As mentioned in the introduction, the SSA has two programs through which an individual may receive disability benefits: SSI and SSDI. Although the two programs are similar in that they both require that the individual be unable to engage in SGA due to a medical condition that is expected to result in death, or is expected to last or has lasted for at least 12 months, the major difference between SSI and SSDI is that SSI is a “needs based” program, while SSDI is determined based on an individual’s work history.
For an individual to be eligible for SSI, they must meet the following major requirements:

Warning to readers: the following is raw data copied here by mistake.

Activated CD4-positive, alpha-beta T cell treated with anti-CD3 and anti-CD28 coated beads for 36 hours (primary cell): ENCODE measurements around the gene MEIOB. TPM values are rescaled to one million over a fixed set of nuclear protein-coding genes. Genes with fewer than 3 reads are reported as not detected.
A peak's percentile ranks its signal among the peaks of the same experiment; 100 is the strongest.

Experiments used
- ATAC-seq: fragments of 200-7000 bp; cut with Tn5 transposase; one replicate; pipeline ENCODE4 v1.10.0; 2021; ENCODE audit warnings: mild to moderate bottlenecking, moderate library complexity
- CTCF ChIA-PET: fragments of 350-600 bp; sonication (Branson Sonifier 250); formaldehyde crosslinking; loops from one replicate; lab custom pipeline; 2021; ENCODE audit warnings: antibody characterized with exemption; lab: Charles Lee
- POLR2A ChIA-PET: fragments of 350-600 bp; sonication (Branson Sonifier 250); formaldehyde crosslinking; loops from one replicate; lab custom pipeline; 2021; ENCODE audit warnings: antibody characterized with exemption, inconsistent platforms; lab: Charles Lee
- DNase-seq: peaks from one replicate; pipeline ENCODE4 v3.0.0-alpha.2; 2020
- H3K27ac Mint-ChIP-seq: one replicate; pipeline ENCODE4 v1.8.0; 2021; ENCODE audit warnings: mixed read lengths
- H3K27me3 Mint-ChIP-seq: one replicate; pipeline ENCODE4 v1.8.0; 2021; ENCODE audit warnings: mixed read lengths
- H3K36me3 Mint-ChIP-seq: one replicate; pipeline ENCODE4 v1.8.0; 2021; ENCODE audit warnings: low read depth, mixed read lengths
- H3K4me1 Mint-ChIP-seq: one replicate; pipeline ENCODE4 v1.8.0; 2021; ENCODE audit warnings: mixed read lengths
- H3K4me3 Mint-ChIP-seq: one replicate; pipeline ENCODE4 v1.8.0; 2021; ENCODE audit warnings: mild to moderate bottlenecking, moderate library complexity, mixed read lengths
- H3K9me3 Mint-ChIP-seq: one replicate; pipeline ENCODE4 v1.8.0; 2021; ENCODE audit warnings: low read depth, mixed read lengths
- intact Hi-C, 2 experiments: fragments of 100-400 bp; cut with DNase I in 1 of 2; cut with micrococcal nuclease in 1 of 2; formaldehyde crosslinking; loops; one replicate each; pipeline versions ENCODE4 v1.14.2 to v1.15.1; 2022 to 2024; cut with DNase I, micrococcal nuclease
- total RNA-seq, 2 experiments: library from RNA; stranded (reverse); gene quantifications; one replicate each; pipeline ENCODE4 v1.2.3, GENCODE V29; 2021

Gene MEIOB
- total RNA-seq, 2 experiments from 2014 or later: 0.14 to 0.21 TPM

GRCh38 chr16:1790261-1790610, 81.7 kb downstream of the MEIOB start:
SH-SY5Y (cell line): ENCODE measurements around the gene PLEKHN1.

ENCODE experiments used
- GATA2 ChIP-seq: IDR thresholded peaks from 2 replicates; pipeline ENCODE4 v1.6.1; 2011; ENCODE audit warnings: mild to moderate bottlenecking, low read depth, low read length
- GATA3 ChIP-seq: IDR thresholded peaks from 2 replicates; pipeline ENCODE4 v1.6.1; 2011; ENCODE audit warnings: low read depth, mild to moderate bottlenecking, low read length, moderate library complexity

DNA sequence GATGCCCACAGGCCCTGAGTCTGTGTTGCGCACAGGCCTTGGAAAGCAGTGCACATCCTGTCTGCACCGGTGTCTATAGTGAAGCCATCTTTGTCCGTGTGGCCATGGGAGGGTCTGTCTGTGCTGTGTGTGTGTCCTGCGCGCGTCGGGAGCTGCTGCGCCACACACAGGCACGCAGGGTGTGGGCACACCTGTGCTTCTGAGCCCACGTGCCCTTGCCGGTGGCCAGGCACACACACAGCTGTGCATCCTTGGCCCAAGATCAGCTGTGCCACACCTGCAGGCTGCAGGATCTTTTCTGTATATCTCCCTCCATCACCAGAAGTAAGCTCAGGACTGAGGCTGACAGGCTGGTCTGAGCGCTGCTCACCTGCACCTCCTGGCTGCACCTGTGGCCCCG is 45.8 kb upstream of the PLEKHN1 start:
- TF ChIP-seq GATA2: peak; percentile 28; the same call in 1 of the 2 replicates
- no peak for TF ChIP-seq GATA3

The individual must be aged (age 65 or older), blind, or disabled;
The individual must have limited income and resources;
The individual must be a U.S. citizen or national, or in one of the SSA categories of aliens;
The individual must be a resident of one of the 50 States, the District of Columbia, or the Northern Mariana Islands;
The individual may not be absent from the country for a full calendar month or for 30 consecutive days or more; and
The individual may not be confined to an institution (such as a hospital or prison) at the government's expense.
For an individual to be eligible for SSDI—also called Retirement, Survivors, and Disability Insurance (RSDI)—they must meet the following requirements:
The individual is unable to work due to a medical condition that is expected to last at least one year or result in death; and
Meet the SSA earnings requirement (“work credits”), which is based on an individual’s work history under the U.S. SSA.
Submitting a Disability Application